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Ellen has to figure out how she is supposed to live on after her mother dies.  She is sent to live with her Aunt but doesn't feel welcome there.  She wants to live with her Grandpa but isn't sure if anyone will let her stay with him.  She meets new friends and learns  more about political demonstrations.  I thought this book was good but not great.  I think there is a good story line here but didn't believe the story was believable.  Everything was just too easy for Ellen, she gets everything she wants and doesn't really have to work for it at all, everyone just agrees to give her exactly what she wanted and I think that this generation of kids already feel entitled to whatever they want, they should be reading stories about how people overcome adversity when they don't get what they want. How they can have a great life after tragedy even if it isn't the life they pictured.
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Firstly, this cover is seriously deceiving. The right fist raised is a Black unity symbol, and because the story is set in the early 1970s, I thought it was about the Civil Rights movement. Why not light purple, or pink hands with the left fist raised? I asked on Facebook and all but one of my friends immediately thought it was the Black Power sign and about Civil Rights. However, it's about a lower middle class white girl. A whiney lower middle class white girl. It always gets me when people who aren't actually poor think they are poor.

My next problem was the author doesn't have the MC distinguish between something that is upsetting, discouraging, self-esteem damaging, or traumatic. Ellen was supposedly traumatized because her mother made her a skirt that was flared and not the newest style. Really? She was fourteen; get on the sewing machine and fix it for yourself. Also, her mother saying "are you stupid" was traumatic, upsetting and maybe self-esteem damaging for less resilient children, yes, but traumatic? She also felt her mother pulling her along to walk faster while shopping when she was five years old was tramatic. I don't think I know anyone who hasn't been pulled along by a parent to speed up at some point in their lives. There was also the incident where her mother threw an empty shopping bag across the kitchen, not even at the MC, and it was traumatic for her. Through the entire book adults were not allowed to have feelings other than happiness.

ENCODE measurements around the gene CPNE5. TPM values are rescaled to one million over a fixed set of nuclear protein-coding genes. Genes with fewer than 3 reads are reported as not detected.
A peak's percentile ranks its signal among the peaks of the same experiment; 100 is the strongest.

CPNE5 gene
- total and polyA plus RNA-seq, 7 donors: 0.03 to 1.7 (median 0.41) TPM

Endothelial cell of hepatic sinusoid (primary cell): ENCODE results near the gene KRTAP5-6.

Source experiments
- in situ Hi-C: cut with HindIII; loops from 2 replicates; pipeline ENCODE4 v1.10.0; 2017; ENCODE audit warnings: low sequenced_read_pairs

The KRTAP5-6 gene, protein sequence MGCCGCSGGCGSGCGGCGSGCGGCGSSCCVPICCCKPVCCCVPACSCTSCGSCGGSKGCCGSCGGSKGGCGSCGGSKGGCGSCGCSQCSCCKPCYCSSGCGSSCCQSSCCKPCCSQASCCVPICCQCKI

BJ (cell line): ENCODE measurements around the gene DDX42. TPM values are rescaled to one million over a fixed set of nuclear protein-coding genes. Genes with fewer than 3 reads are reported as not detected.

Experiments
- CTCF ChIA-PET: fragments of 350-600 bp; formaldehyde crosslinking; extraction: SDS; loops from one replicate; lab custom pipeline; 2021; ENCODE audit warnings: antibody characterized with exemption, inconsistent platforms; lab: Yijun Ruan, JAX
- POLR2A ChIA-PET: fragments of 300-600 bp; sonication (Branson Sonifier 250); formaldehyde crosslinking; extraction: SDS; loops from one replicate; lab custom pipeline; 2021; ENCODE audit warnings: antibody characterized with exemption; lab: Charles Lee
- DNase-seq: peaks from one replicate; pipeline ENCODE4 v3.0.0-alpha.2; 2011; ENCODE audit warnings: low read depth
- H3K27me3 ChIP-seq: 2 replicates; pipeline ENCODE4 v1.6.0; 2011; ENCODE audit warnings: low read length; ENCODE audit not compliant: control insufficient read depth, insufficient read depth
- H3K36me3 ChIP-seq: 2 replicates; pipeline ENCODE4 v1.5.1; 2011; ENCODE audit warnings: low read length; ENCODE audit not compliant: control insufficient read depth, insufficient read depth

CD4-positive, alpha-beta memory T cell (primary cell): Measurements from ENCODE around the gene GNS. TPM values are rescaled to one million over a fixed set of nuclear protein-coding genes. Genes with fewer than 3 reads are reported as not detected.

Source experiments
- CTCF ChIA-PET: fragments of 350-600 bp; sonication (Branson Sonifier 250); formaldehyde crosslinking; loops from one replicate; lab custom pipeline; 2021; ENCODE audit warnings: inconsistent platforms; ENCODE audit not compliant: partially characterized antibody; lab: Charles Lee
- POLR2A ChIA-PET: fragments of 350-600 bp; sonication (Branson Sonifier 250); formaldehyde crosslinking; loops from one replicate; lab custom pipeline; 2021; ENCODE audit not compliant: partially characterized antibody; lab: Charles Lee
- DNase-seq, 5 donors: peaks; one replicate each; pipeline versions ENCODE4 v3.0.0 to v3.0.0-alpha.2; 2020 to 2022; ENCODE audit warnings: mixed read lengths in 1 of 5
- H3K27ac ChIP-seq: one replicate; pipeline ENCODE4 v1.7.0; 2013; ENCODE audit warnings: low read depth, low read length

Then there was the chores problem. She was asked by her aunt to help prepare dinner every afternoon after school by peeling vegetables and then to set the table; and after dinner help clear the table and dry the dishes. To Ellen this was abuse. I'm not going to say, "really," again because I'm sure I will need use of it a couple times more in this review, and I don't want to turn it into drinking game fodder. She also complained this left her no time for homework because she was drying dishes until 9:00 pm. Now, why would you still be drying dinner dishes that late at night from five people? She complained that her two male cousins didn't have to help, but I am assuming because jobs like: taking out the garbage, mowing the lawn, raking leaves, washing the cars, and cleaning out the roof gutters weren't on her list of abuses that the boys did these chores. It wasn't like she was expected to do all the chores. I don't think it was a matter of rotation either because if she didn't like drying dishes, I'm sure she wouldn't have liked taking out the garbage. This was the early '70s, not the 2000s. That leads us to the housewife, stay-at-home mom problem.

This story also shames housewives and stay-at-home moms. Ellen talks a lot about women's work (in a derogatory way) and how it's "unfair". Now, if her aunt worked a nine-to-five and then was expected to do all the housework, yes, then this situation would be totally unfair, but she was a stay-at-home mom; it was her job. If a person is a stay at home dad... taking care of the kids and housework would be his job. Also there was Ellen's idea that being a mom and housewife were lesser. Her aunt chose to be a mother and housewife and took pride in her home and raising her children, so how is that lesser than working outside the home? I put my music career on hold to be a stay-at-home mom by choice and it was the most rewarding, and important, thing I have done in my life. I also don't know where the author got the idea that women rarely worked outside the home in the 1970s and that most of this was based on the fact they weren't allowed. I think she was getting the '70s mixed up with the 1940s. She also blamed her mother's depression and suicide on not having a job outside the home. And then there was this convoluted idea that her mother couldn't work because they had to live on her deceased father's pension. Collecting your husband's pension and death benefits doesn't mean you can't work. Dear author, you don't champion Feminism by putting down housewives and stay-at-home mothers; who by the way make up the biggest percentage of volunteers.